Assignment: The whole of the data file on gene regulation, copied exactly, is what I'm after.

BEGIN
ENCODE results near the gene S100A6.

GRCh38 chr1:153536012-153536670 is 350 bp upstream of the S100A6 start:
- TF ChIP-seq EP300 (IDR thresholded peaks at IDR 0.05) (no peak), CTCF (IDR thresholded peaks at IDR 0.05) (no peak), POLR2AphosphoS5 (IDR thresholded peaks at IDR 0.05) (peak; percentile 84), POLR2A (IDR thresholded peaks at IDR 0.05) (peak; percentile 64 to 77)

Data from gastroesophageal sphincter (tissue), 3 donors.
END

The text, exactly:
ENCODE results near the gene S100A6.

GRCh38 chr1:153536012-153536670 is 350 bp upstream of the S100A6 start:
- TF ChIP-seq EP300 (IDR thresholded peaks at IDR 0.05) (no peak), CTCF (IDR thresholded peaks at IDR 0.05) (no peak), POLR2AphosphoS5 (IDR thresholded peaks at IDR 0.05) (peak; percentile 84), POLR2A (IDR thresholded peaks at IDR 0.05) (peak; percentile 64 to 77)

Data from gastroesophageal sphincter (tissue), 3 donors.